There is No Need for the Terms Polysemy and Homonymy in Lexicography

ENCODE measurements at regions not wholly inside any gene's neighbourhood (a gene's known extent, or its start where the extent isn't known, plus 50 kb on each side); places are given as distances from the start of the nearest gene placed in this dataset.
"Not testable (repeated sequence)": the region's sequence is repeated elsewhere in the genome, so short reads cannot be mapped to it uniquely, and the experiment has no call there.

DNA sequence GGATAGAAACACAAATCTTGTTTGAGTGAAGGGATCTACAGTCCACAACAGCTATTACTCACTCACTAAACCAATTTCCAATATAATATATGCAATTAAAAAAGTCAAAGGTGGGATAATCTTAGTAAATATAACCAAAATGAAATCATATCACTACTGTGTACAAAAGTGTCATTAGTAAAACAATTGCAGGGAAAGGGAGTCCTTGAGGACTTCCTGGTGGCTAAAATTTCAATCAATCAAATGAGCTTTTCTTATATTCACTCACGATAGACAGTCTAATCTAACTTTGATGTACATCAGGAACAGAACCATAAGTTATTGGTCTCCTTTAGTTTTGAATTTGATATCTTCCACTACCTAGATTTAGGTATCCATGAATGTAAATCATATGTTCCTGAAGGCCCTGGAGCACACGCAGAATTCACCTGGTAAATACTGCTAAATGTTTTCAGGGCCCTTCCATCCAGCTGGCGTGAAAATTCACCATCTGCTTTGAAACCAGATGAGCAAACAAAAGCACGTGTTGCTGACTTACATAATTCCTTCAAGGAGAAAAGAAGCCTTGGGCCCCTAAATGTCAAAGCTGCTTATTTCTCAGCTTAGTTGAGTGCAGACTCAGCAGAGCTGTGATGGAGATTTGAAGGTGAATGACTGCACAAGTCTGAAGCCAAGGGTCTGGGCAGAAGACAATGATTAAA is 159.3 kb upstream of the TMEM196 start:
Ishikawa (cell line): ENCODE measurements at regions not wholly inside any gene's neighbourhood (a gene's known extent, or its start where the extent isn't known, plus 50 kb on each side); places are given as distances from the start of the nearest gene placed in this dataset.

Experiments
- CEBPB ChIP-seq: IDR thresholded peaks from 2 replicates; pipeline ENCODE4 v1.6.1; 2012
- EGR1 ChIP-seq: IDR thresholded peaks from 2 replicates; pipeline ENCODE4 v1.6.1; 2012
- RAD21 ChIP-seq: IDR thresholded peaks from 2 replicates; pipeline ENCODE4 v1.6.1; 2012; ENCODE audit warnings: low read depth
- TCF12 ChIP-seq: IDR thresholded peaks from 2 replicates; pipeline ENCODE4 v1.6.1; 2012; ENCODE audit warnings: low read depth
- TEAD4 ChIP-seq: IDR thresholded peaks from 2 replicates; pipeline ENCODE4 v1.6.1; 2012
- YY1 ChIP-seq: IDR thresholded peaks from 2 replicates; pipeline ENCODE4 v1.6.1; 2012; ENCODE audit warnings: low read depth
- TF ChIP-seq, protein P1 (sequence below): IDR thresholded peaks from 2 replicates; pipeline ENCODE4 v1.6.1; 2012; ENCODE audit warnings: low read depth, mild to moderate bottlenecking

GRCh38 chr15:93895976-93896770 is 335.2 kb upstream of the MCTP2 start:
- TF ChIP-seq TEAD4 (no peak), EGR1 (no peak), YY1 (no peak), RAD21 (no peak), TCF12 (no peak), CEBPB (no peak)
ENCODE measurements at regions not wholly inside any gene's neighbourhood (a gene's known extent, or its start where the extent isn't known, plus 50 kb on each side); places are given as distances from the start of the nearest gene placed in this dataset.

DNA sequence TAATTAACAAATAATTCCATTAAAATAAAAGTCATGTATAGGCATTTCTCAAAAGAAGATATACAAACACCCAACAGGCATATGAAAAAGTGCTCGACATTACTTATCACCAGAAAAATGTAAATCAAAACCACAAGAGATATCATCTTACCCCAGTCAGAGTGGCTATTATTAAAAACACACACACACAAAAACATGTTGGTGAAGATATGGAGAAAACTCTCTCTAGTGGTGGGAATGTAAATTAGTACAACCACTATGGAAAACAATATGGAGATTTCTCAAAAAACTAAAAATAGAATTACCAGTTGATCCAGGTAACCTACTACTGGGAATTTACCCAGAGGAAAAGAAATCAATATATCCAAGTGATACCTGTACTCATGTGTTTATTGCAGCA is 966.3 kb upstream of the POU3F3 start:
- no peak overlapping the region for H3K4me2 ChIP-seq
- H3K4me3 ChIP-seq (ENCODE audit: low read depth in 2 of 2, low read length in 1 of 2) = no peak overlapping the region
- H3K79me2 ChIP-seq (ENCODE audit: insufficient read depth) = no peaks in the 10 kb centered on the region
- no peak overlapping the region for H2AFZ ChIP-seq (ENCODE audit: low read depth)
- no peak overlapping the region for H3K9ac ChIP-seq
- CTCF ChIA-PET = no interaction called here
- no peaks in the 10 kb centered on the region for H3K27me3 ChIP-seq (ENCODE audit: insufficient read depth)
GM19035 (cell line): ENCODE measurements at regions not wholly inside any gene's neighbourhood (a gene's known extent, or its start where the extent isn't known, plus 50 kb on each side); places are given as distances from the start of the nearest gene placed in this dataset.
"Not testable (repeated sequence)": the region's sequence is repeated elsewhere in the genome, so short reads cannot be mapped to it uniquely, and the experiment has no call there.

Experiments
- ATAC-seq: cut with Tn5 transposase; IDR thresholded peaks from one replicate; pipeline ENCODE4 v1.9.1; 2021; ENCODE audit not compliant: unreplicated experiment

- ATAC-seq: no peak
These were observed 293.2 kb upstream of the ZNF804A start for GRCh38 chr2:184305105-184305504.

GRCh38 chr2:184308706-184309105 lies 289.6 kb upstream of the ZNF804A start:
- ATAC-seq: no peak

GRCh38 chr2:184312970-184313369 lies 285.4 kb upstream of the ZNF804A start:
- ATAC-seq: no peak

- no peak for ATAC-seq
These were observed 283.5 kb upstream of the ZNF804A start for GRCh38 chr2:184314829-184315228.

AbstractThis paper describes a radically different approach to polysemy and homonymy from the ones normally presented in linguistic and lexicographic literature on this topic. Our main criti¬cism of the traditional approaches lies in their use of the term "word": If a word is defined as a linguistic sign, it means that it only has one expression and one meaning, and this entails that defining polysemy and homonymy as phenomena where one word has two or more meanings is not only problematic — it is impossible. For this reason, we argue that polysemy and homonymy do not exist. Furthermore, we claim that they are not even necessary concepts in lexicography as each lexeme could be represented by a lemma in an information tool. However, by changing the definitions of polysemy and homonymy to phenomena where an expression has two or more meanings, thereby focusing on the expression, it is possible to retain the terms. We propose that the best way to apply and also distinguish between polysemy and homonymy in an information tool would be to present the same expressions with different meanings as well as different grammars as homonyms, while expressions with different meanings but the same grammar are presented as polysems.
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